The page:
All kudos go to the ATC who support Sun ‘n Fun and Airventure and make it a safe, fun and easy to arrive at, during a congested flyin event!
This year marked 40 years of Sun ‘n Fun.
I know Airventure is a whole lot busier, especially during the evening, and during the week!
If curious about ATC communications during Sun ‘n Fun check here. Pick a date between April 1st and 6th morning or evening (Usually available for only 3 months after the date)
“Aircraft arriving over Lake Parker, expect holding until 7:15 pm over Lake Parker,” was what we heard on the radio a few minutes after our planned group departure from Leesburg International Airport (KLEE) in Leesburg, Florida.
Four aircraft from the Mid-Atlantic had made it easily, albeit, at different times to our chosen airport of rendezvous. Considering the aircraft in play: a Columbia 400, a twin Baron, a Cessna 182 and a Cessna 172, we definitely needed a rally point to meet, prepare, and plan a departure to Sun ‘n Fun (SNF).
According to our original plan, we had all congregated at KLEE, briefed the arrival procedures and departed on cue around 6:00pm. The plan was to arrive at Lakeland Airport around 6:30pm for a group arrival.
Being the slowest aircraft of all, a Cessna 172, we had departed last. Hearing the SNF radio communications, Linda and I, pondered our options. We tethered between proceeding to our destination despite the holding, to diverting to an alternative airport such as Winter Haven Airport, a short distance away.
This was the first time either of us was attending SNF and there were several reasons why we ultimately decided to continue forth: the experience to hold and proceed inbound, handle the pressure of holding and tracking, and the ultimate experience to land at Lakeland during SNF and during peak traffic. After the successful landing on the purple dot at Airventure in Oshkosh, Wisconsin, last year, I was so ready for an orange dot landing at Lakeland, Florida 🙂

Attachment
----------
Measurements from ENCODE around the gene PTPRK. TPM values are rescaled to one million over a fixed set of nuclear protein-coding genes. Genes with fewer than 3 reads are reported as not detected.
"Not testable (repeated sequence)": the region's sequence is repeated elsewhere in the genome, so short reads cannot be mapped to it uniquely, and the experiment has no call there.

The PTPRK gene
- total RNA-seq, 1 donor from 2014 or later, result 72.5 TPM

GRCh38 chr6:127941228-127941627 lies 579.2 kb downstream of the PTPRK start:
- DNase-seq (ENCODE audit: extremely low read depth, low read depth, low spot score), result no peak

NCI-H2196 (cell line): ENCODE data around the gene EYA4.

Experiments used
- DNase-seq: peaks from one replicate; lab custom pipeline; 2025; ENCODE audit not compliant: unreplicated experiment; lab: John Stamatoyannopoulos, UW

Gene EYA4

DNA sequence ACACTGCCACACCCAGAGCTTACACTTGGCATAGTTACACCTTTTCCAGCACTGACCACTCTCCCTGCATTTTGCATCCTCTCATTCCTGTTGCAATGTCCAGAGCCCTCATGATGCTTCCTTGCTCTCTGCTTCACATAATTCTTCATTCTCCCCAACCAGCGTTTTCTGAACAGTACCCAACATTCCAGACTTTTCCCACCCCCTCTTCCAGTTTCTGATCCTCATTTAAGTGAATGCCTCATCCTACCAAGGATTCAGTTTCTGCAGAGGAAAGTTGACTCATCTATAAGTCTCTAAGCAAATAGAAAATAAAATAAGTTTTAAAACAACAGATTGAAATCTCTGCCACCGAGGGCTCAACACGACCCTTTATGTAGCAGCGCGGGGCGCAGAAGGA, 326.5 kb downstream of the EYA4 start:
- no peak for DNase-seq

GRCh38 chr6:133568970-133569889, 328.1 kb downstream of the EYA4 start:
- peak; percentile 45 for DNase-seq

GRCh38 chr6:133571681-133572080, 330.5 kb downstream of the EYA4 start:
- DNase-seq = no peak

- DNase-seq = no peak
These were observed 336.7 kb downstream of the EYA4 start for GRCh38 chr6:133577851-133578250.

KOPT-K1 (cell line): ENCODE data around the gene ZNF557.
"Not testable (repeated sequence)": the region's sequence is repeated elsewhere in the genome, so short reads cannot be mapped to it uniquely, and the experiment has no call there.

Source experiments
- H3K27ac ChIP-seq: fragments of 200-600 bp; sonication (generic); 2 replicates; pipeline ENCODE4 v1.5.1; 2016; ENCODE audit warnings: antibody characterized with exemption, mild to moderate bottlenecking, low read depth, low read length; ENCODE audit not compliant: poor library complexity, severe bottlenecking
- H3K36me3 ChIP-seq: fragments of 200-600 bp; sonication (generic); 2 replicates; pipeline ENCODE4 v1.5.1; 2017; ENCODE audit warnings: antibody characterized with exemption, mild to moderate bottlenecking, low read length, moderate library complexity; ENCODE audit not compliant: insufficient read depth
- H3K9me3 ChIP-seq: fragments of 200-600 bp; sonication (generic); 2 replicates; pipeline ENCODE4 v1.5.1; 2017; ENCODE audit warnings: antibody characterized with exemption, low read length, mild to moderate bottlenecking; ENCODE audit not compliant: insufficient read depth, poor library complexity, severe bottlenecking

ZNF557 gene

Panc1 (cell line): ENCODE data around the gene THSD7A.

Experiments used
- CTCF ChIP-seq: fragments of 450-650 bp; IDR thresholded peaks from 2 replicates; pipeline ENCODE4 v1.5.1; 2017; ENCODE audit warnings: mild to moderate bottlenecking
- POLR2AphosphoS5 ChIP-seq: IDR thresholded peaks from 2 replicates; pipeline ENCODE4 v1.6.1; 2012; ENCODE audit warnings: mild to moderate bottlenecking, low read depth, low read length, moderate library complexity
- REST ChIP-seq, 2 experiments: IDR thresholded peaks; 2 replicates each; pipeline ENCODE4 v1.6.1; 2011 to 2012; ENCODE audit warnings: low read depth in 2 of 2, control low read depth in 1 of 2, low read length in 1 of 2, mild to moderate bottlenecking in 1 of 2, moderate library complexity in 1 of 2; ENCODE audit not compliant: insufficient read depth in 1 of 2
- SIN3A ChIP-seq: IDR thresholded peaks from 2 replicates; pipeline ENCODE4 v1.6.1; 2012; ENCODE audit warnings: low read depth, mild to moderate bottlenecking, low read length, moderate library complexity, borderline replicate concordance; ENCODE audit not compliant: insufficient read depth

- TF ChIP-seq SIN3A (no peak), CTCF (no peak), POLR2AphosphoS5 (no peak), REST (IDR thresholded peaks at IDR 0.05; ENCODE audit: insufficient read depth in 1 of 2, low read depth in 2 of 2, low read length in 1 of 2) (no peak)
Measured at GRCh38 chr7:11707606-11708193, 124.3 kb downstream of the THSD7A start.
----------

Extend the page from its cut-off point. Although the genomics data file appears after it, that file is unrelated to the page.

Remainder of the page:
“High Wing, over the Power plant, rock your wings, follow Tail wheel ahead of you…”
With holding in place, we had no choice but to merge in with the holding aircraft and find a lead aircraft to follow at 100 knots and 1,200ft. One loop down, there were more aircraft arriving. Soon I was following a different aircraft.
“Keep it tight, Good job y’all, you are making my job easy,” comforted the Air Traffic Controller.
On, and on we looped at 1,200ft and 100 knots. Occasionally I had a random aircraft sneak in between me and the lead aircraft. One such followed, fell back and stayed at the center of the lake, sometimes getting between me and my lead, and confused the hell of me!
I continued to track the tail wheel aircraft ahead of me, as much as I could. Ultimately around 7:15 pm I heard the tail wheel cleared to proceed to Lakeland, but no such clearance for me. So I continued on to loop, when,
“High wing holding over Lake Parker, turn right now and proceed,” said the Controller.
I quickly turned, and followed the tail wheel ahead of me. While we read the 37 page NOTAM ahead of time, we were a little fuzzy on the procedure after holding. Optimistic as always, I hadn’t thought about the steps after holding. It was easy to forget what we needed to do after looping around at least 10 or more loops around Power plant and Lake Parker!
“Follow highway 4 for 3 miles before turning south between the white water tank and the upside down cake tower, follow south for 3 miles over the “V” shaped building and continuing out to the blue topped terminal building before turn right for a landing on the skinny runway, monitor Lakeland frequency on 119.60” repeated the Parker Approach controller.
Unlike Oshkosh where you are specifically cleared, here at Sun ‘n Fun, it was more follow the leader. During planning, I fretted about whether I would be cleared to hold or not be able to identify the leader. It all worked out eventually. In fact incredibly so. There were three different holds: one over the power plant at 1200 and 100 knots, one at 1,700 and higher speeds and one north of the power plant at lower speeds. After some holding, some aircraft departed to nearby destinations for fuel emergencies. There was even one amphibian that chose to land on Lake Parker and wait it out! Ultimately considering the number of aircraft holding, I was glad that we opted to proceed and hold at Lake Parker. There was no way we could have made it to Lakeland, if we had landed at an alternate airport and returned later.